DT 26045

Daily Telegraph Cryptic No 26045

Hints and tips by Big Dave

+ – + – + – + – + – + – + – +

BD Rating – Difficulty *** Enjoyment ***

It was nice to get going on this typical Rufus puzzle after my earlier brush with DT 49.  I had missed the wonderful cryptic definitions that are to be found here.

Leave a comment telling us what you thought. You can also add your assessment by selecting from one to five stars at the bottom of the post.

Across

1a Drawing instrument traditionally boxed (7)
{COMPASS} – this drawing instrument, often found in a geometry set, has the same name as the instrument that is traditionally boxed in the action of boxing the compass (naming all thirty-two principal points of the compass in clockwise order)

5a Explorer needs one in support (7)
{PIONEER} – an explorer who is created by putting ONE (not I this time) inside a PIER (support)

9a Gloss over backward barrister breaking a rule inadvertently (7)
{LACQUER} – a word meaning to coat with gloss comes from QC (barrister) reversed (backward) inside an anagram (inadvertently) of A RULE – I did like this anagram indicator!

10a Always the first to set out for the mountain (7)
{EVEREST} – a charade of EVER (always) first followed by an anagram (out) of SET gives the World’s highest mountain – “the” as padding seems unnecessary


11a Did not turn out as intended (9)
{OVERSLEPT} – a cryptic definition of the act of not getting out of bed on time

12a Woman gets directions in Polish (5)
{SHEEN} – a charade of SHE (woman) followed by E(ast) and N(orth) (directions) gives a synonym for polish

13a Too high a price to be on the level (5)
{STEEP} – a semi-cryptic double definition

15a Agents get sealed orders (9)
{DELEGATES} – these agents are an anagram (orders) of GET SEALED – admire the wonderful surface reading; this is how to write an anagram as a clue!

17a Drags Irma out for the carnival (5,4)
{MARDI GRAS} – an anagram (out) of DRAGS IRMA gives the French carnival called “Fat Tuesday”

19a The top decoration for the Pope (5)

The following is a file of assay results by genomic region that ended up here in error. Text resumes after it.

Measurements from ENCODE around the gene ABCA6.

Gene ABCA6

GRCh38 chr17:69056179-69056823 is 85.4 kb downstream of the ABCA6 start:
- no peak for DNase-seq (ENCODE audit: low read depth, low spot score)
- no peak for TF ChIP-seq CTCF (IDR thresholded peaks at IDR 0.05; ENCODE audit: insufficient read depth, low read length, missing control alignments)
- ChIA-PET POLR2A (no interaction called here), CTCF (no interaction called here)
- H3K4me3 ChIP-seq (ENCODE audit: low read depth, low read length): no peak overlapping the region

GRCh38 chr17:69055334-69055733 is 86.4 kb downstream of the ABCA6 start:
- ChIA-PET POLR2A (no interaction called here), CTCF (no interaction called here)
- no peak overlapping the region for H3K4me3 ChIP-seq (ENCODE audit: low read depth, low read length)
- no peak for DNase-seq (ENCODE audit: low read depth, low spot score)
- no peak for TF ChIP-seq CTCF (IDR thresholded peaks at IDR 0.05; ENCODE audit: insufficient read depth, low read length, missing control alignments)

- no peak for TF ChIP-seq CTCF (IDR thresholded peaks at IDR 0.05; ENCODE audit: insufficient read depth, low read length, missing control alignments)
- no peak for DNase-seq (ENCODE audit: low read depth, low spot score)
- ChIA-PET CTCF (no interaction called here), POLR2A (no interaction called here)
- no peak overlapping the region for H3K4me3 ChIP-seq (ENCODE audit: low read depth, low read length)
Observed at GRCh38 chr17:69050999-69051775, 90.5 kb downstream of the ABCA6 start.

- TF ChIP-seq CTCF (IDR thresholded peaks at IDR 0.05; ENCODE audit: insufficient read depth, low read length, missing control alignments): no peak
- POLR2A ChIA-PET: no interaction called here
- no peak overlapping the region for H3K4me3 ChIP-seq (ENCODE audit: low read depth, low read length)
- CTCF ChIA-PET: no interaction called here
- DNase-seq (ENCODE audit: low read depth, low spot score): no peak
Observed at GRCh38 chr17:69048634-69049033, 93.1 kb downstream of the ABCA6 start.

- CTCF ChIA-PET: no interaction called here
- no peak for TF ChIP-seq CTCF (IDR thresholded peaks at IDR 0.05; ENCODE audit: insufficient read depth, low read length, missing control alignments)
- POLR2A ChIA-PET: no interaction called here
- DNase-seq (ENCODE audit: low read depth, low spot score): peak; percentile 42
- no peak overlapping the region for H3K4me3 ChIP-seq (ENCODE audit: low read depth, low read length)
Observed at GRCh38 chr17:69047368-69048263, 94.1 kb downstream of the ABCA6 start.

{TIARA} – a cryptic definition of of the headgear worn by a Pope, or a Lady

22a This said, repair is immediate (5)
{LEAST} – a play on the idiom LEAST said, soonest mended

23a Possibly slips beneath surface of river (9)
{UNDERWEAR} – items of clothing that include slips are a charade of UNDER (beneath) and WEAR (river)

25a Is embraced by a wish for a sweet (7)
{ANISEED} – put IS inside (embraced by) A NEED (a wish) for the seed of the anise which is used to flavour boiled sweets called aniseed balls – strictly speaking aniseed is not the sweet itself


26a College crowd (7)
{TRINITY} – a double definition based on Trinity College (there a quite a few of them!) and “three’s a crowd”

27a She may turn out a successful actress (7)
{DRESSER} – this person could be dressing (turning out) a successful actress

28a One needs a couple of rings to get this number (7)
{HUNDRED} – put together 1 (one) and 00 (a couple of rings) and you get 100

Down

1d Being hardened, a summons symbolises nothing to us (7)
{CALLOUS} – a synonym for hardened is a charade of CALL (summons) O (symbolises nothing) and US

2d Teach me to twist the knife (7)
{MACHETE} – an anagram (to twist) of TEACH ME gives us this heavy knife or cutlass

3d Adjoins, yet put in as an extra clue (5)
{ABUTS} – a word meaning adjoins is also defined (an extra clue) by BUT (yet) inside AS

5d Exercise around meadow and fold (5)
{PLEAT} – put PT (Physical Training / exercise) around LEA (meadow) and you get a fold in a skirt

6d Finished with a sense of failure (9)
{OVERSIGHT} – a charade of OVER (finished) and SIGHT (a sense) lead to a failure to notice something

7d Fire — or part of one (7)
{ELEMENT} – Earth, Air, Fire and Water were the elements of earlier civilisations, and it can also be a bar on an electric fire

8d Grades metal with kids outside (7)
{RATINGS} – these grades come from TIN (metal) with RAGS (kids in the sense of makes fun of) outside

14d Quite vain, to be blunt (9)
{POINTLESS} – a double definition in which we have vain, as in a vain or pointless attempt, and blunt, as in having no sharp point

16d Place to finally fight terminal depression (4,5)